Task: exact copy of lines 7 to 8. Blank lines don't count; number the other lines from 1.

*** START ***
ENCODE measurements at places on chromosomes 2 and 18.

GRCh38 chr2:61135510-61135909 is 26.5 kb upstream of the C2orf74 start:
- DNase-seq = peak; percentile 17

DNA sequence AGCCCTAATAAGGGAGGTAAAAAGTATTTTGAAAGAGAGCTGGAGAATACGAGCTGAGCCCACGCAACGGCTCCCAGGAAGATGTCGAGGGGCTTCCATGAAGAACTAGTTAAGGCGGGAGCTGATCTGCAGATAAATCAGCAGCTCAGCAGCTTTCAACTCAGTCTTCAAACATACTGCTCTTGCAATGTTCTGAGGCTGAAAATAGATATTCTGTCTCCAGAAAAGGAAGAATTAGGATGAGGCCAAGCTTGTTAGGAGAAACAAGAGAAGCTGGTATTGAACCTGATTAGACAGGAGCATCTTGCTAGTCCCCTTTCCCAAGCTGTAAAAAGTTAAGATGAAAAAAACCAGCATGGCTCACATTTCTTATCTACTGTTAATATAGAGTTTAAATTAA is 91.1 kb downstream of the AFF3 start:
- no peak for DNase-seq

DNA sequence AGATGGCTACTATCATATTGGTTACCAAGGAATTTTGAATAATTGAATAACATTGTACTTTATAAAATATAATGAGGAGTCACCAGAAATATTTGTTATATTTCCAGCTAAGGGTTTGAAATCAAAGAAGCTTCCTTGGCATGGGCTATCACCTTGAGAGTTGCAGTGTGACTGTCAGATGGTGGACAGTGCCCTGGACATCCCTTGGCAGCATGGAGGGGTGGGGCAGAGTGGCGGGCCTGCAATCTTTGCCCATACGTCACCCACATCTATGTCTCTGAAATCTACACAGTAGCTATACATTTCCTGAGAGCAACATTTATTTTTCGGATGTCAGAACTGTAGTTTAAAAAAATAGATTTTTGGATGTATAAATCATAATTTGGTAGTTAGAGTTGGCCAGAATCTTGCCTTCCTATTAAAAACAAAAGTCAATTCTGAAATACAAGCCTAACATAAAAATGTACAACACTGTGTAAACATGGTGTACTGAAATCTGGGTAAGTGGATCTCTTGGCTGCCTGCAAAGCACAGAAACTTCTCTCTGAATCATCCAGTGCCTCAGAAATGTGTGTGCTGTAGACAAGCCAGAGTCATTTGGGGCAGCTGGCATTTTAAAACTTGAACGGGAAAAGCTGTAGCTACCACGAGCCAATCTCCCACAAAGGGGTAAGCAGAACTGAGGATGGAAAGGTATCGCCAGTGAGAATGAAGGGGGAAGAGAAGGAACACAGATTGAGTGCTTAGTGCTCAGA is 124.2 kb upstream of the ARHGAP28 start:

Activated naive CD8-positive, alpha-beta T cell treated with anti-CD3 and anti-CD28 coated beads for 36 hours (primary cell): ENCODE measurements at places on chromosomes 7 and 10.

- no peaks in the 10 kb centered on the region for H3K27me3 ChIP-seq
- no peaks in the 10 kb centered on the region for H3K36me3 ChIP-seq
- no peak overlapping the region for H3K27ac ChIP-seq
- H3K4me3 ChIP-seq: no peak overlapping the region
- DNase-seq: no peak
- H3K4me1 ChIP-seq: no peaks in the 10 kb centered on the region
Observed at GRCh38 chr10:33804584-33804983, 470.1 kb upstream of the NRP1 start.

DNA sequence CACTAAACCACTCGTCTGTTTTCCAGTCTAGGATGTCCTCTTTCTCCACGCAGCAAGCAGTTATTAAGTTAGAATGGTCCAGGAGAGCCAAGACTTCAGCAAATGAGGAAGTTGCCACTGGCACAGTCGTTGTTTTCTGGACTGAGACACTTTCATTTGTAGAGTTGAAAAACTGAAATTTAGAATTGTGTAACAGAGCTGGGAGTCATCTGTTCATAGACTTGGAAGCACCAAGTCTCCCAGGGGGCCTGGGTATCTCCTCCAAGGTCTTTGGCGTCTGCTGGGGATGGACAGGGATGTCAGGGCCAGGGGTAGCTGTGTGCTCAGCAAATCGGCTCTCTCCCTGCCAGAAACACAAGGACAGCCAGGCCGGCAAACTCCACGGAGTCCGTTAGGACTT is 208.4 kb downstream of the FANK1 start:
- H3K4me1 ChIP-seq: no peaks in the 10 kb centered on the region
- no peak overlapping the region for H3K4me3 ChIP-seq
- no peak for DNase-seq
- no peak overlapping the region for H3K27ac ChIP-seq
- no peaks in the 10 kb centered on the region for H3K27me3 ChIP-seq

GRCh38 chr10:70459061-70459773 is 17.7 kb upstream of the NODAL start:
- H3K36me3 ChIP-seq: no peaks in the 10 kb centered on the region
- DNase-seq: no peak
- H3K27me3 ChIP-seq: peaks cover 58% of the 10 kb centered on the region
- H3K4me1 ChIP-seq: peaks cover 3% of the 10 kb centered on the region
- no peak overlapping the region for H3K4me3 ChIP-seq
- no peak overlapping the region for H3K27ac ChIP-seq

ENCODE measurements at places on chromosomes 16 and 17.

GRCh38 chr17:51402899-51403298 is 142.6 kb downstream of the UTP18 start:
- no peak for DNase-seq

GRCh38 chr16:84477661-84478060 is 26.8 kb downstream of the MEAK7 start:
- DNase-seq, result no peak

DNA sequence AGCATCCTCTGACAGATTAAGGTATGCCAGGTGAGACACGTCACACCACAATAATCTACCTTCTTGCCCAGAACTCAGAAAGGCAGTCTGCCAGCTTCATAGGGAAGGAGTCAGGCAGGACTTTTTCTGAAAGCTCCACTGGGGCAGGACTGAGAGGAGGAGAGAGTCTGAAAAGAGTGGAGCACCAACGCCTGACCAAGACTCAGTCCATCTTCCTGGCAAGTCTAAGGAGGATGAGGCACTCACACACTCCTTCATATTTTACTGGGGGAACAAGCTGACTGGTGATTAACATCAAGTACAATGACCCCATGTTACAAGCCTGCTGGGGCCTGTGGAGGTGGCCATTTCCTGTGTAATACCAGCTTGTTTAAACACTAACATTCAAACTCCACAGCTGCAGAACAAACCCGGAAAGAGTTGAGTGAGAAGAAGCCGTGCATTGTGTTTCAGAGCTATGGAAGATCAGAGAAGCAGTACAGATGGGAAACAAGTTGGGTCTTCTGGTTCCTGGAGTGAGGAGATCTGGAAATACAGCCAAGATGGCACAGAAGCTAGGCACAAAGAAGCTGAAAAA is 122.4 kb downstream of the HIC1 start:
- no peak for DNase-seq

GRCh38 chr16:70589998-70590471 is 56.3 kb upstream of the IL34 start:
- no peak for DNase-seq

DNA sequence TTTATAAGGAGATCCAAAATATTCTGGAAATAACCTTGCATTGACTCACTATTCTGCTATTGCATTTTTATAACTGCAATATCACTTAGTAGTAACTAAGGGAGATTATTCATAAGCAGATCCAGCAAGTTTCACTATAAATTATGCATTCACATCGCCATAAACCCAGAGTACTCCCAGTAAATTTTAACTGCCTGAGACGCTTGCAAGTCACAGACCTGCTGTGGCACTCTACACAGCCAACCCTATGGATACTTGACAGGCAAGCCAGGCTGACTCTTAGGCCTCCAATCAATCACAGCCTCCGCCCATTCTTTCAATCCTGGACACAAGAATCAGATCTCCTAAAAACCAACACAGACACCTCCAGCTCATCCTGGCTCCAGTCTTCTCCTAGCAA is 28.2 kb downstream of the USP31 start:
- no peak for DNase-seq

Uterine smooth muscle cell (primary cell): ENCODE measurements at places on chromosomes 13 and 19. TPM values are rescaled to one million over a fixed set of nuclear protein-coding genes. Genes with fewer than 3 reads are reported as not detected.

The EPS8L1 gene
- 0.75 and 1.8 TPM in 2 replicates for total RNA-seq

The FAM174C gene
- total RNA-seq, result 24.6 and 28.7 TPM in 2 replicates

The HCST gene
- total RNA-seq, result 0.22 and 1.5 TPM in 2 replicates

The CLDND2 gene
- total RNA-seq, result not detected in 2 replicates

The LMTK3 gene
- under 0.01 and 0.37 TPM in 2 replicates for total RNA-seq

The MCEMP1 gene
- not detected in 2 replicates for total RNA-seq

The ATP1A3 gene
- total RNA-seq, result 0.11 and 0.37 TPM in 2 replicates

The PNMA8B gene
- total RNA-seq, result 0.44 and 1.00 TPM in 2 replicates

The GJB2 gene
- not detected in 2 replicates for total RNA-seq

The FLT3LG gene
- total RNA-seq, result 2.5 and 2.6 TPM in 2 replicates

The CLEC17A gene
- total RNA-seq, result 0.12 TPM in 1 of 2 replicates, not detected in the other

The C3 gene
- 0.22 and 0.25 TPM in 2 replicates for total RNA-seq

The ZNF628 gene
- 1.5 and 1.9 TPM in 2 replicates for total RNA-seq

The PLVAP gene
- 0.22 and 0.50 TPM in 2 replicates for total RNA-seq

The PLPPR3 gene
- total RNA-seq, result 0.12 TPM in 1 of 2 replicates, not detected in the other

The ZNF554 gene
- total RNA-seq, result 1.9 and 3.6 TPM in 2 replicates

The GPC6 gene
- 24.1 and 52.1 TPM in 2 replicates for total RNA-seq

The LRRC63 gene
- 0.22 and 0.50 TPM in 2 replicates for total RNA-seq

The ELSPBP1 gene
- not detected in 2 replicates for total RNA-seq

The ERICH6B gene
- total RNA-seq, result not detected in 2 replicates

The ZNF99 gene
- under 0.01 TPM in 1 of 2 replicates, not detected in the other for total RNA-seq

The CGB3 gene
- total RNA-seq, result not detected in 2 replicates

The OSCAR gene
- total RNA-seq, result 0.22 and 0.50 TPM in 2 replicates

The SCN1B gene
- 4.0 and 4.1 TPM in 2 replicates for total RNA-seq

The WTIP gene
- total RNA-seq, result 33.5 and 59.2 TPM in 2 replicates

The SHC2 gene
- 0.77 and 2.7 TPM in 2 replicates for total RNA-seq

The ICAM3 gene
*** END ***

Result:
Activated naive CD8-positive, alpha-beta T cell treated with anti-CD3 and anti-CD28 coated beads for 36 hours (primary cell): ENCODE measurements at places on chromosomes 7 and 10.

- no peaks in the 10 kb centered on the region for H3K27me3 ChIP-seq